Author 
Message 
anthonychan


Joined: Thu Nov 03, 2016 10:25 am Posts: 2

Hi
Just a quick query regarding trend lines in excel. So, I have some chemistry data which is catalyst additions against gel times. So increasing additions of catalyst reduces the gel times. I have several data points and have plotted them on a line graph in excel with times on the x axis and catalyst additions on the y axis. I have added a logarithmic trend line and the resulting equation is 0.657ln(x)+1.2912.
The issue I'm having is, when trying to use this equation to predict certain catalyst levels for specific times, the answer it is giving me is incorrect. To check, I have inputted a known value for x, however it is not giving me the value for y I know to be correct. In fact, it's not even close.
Any ideas on what the problem is?
Kind regards
Anthony Chan





PhDemon


Joined: Wed Jun 26, 2013 10:44 am Posts: 497 Location: NewcastleuponTyne

How many data points do you have? Are the values you are trying to predict within the range of the data?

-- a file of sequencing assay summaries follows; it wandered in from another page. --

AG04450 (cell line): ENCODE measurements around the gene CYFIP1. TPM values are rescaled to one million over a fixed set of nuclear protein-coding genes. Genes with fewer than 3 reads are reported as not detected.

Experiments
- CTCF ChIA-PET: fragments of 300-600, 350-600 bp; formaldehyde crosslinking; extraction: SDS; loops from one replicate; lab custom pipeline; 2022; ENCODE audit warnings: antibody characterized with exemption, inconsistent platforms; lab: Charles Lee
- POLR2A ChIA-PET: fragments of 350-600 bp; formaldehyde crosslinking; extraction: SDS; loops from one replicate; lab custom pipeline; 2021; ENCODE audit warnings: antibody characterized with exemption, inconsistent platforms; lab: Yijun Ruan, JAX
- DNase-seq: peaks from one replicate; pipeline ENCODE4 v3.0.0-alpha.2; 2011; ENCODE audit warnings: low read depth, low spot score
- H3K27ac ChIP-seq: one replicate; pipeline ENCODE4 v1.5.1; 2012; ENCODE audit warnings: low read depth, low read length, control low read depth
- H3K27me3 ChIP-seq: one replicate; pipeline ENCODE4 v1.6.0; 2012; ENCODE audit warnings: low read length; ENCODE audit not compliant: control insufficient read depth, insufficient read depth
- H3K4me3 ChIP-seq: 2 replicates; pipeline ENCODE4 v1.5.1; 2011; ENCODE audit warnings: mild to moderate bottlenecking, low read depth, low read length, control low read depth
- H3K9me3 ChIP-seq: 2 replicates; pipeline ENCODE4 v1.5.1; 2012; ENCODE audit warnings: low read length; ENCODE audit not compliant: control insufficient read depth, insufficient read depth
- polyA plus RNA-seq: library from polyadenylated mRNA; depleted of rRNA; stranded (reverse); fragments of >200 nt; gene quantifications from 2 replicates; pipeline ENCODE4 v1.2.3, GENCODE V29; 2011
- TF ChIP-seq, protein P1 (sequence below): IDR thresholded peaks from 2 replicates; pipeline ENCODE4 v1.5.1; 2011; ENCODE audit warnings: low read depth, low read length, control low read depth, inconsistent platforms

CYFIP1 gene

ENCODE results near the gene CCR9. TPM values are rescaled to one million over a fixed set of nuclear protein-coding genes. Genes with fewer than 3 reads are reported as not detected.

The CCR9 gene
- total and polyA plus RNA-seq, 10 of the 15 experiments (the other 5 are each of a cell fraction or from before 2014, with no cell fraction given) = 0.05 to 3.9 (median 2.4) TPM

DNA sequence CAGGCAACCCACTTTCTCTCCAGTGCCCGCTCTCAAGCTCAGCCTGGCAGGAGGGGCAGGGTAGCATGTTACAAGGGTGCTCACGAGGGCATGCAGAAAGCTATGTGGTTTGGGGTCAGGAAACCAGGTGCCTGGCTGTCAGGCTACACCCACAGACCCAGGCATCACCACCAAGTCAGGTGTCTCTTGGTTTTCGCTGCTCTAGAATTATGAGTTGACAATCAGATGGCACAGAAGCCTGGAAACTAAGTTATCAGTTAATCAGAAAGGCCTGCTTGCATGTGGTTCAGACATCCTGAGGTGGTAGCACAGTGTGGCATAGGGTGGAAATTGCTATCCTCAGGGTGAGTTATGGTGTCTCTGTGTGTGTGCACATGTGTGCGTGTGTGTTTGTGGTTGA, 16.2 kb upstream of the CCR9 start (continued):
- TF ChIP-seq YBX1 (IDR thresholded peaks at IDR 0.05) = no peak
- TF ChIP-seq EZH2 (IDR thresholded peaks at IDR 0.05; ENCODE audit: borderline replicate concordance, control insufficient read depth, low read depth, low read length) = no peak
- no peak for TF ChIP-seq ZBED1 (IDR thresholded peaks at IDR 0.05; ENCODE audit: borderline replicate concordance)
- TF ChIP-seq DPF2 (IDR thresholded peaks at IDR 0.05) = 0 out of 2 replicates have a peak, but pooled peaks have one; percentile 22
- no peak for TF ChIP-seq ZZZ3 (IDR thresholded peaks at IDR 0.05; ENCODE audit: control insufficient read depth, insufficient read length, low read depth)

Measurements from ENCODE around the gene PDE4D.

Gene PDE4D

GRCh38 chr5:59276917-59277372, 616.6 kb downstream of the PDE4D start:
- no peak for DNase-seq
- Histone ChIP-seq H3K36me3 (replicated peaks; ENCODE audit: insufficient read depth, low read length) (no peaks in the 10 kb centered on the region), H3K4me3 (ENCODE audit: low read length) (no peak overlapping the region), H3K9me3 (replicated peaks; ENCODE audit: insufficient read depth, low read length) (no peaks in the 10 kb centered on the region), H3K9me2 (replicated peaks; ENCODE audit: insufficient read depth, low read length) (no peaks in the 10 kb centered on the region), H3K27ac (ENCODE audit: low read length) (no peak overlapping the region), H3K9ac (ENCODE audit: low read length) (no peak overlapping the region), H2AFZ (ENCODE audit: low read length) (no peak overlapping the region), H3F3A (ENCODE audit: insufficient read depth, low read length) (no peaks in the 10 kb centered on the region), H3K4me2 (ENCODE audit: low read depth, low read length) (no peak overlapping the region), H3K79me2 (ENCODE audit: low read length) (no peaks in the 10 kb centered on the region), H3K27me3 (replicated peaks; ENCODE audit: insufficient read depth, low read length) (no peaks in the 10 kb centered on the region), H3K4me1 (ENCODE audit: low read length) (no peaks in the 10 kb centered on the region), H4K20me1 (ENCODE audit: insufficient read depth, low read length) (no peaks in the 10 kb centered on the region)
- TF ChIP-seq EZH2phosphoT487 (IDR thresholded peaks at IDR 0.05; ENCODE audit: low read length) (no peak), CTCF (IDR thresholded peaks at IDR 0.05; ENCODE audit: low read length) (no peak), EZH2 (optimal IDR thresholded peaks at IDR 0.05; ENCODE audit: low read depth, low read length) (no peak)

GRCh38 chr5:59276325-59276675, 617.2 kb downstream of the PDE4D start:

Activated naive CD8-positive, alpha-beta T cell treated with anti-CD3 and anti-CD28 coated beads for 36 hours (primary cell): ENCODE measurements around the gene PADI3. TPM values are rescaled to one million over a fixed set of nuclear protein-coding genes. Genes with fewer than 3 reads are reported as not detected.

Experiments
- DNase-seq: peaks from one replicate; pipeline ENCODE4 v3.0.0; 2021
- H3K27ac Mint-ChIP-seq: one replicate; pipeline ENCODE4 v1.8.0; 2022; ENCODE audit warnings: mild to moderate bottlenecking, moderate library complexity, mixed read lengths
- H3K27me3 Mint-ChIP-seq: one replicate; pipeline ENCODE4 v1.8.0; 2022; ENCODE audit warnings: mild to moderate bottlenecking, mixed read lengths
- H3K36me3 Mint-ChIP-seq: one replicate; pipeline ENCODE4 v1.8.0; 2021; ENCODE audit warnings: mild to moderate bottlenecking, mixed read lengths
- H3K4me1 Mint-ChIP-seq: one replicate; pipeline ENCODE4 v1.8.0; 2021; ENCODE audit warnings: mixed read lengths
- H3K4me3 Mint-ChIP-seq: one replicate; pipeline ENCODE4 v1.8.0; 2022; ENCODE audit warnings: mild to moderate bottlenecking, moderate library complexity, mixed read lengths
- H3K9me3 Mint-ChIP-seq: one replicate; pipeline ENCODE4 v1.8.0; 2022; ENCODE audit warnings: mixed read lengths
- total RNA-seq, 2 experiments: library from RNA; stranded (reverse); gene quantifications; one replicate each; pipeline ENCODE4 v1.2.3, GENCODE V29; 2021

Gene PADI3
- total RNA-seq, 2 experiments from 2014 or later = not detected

The problem with logarithms is that even small errors can have a huge effect, if there are too few data points the trend line may not be a good fit to the data and give dodgy predictions. Also if you are trying to predict values outside the data range these inaccuracies can lead to huge differences.
_________________ "The big trouble with dumb bastards is that they are too dumb to believe there is such a thing as being smart"
 Kurt Vonnegut, The Sirens of Titan





anthonychan


Joined: Thu Nov 03, 2016 10:25 am Posts: 2

Hi
Thanks for the reply. I have 7 data points. The values I am trying to predict are within the data range. I can roughly predict visually from the graph the x,y coordinate point that I require, however I wanted a more accurate way and thought I could use a trendline. I am not that skilled in excel so this is new to me. I was actually expecting to have to work out the equation myself!
Kind regards
Anthony





PhDemon


Joined: Wed Jun 26, 2013 10:44 am Posts: 497 Location: NewcastleuponTyne

With only seven data points I'm guessing that maybe the line is not actually that good a fit to the data... If I were you I would go old school and work out your predicted values by drawing lines on the graph rather than trusting the equation... Another option might be that there are not enough decimal places in your trendline coefficients (this can be altered when picking which trendline you want). It may just be the rounding errors in reporting the coefficients are screwing you over. Try setting the number of decimal places to the max and use the equation that results from that to see if it is any better.
_________________ "The big trouble with dumb bastards is that they are too dumb to believe there is such a thing as being smart"
 Kurt Vonnegut, The Sirens of Titan